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35 Cong Accessory Transit Company agent Alia California allies Alta California American arms arrest arrived attack boat Bureau of Indexes Captain capture cause Central America Chinandega Colonel command consul Costa Ricans Crabb declared decree Democratic Department enemy enterprise expedition Fabens Fayssoux filibusters followed force French Goicouria Granada Greytown Guatemala Guaymas harbour Harper's Weekly Henningsen Home Squadron Honduras hostile hundred Indexes and Archives invasion Irisarri Jerez Kinney land large number later leader Legitimists Leon Lockridge Lower California March Marcy Masaya Mexican military minister Montufar Mora Morgan and Garrison native neutrality laws Nicaragua notified officers ordered Orleans party passengers Paulding port President Raousset received recruits republic Rica Rivas river sail San Francisco San Juan San Juan River schooner secure Senate sent slavery soldiers Sonora soon steamer surrender tion took Transit Company treaty United Vanderbilt vessel Vijil Virgin Bay Walker Wheeler Scrapbook William Walker wounded York Herald
Page 418 - Usually books are lent out for two weeks, but there are exceptions and the borrower should note carefully the date stamped above. Fines are charged for over-due books at the rate of five cents a day; for reserved books the rate is twenty-five cents a day.
Page 139 - In December, 1855, the following harmless-looking advertisement appeared in the journals of New York: " Wanted. — Ten or fifteen young men to go a short distance out of the city. Single men preferred. Apply at 347 Broadway, corner of Leonard Street, room 12, between hours of ten and four. Passage paid," The notice in the New Orleans papers was more explicit :
Page 336 - For the recognition of the independence of the people of Cuba, demanding that the Government of Spain relinquish its authority and government in the island of Cuba, and to withdraw its land and naval forces from Cuba and Cuban waters, and directing the President of the United States to use the land and naval forces of the United States to carry these resolutions into effect...
Page 32 - Below the medium height, and very slim, I should hardly imagine him to weigh over a hundred pounds. His hair light and towy, while his almost white eyebrows and lashes concealed a seemingly pupilless, grey, cold eye, and his face was a mass of yellow freckles, the whole expression very heavy. His dress was scarcely less remarkable than his person. His head was surmounted by a huge white fur hat, whose long knap waved with the breeze, which, together with a very ill-made shortwaisted blue coat, with...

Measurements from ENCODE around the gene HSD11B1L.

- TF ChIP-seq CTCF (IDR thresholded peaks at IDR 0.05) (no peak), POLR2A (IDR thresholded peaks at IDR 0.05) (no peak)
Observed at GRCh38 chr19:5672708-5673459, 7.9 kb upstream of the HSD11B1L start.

Page 208 - The general tendency of these several decrees was the same ; they were intended to place a large proportion of the land of the country in the hands of the white race. The military force of the state might, for a time, secure the Americans in the government of the Republic, but, in order that their possession of government might be permanent, it was requisite for them to hold the land.
Page 32 - His head was surmounted by a huge white fur hat, whose long nap waved with the breeze, which, together with a very ill-made short-waisted blue coat, with gilt buttons, and a pair of grey, strapless pantaloons, made up the ensemble of as unprepossessing-looking a person as one would meet in a day's walk. I will leave you to imagine the figure he cut in Guaymas with the thermometer at 100, when every one else was arrayed in white. Indeed half the dread which the Mexicans had of filibusters vanished...
Page 348 - I could not regard Walker and his followers in any other light than as outlaws who had escaped from the vigilance of the officers of the Government, and left our shores for the purpose of rapine and murder, and I saw no other way to vindicate the law and redeem the honor of our country than by disarming and sending them home.
Page 33 - But any one who estimated Mr. Walker by his personal appearance, made a great mistake. Extremely taciturn, he would sit for an hour in company without opening his lips ; but once interested, he arrested your attention with the first word he uttered, and as he proceeded, you felt convinced that he was no ordinary person. To a few confidential friends he was most enthusiastic upon the subject of his darling project, but outside of those immediately interested, he never mentioned the topic.
Page 139 - Nicaragua is desirous of having its lands settled and cultivated by an industrious class of people, and offers as an inducement to emigrants, a donation of Two Hundred and Fifty Acres of Land for single persons, and One Hundred Acres additional to persons of family. Steamers leave New Orleans for San Juan on the 1 1th and 26th of each month.
Page 174 - That in view of so commanding an interest, the people of the United States cannot but sympathize with the efforts which are being made by the people of Central America to regenerate that portion of the continent which covers the passage across the interoceanic isthmus.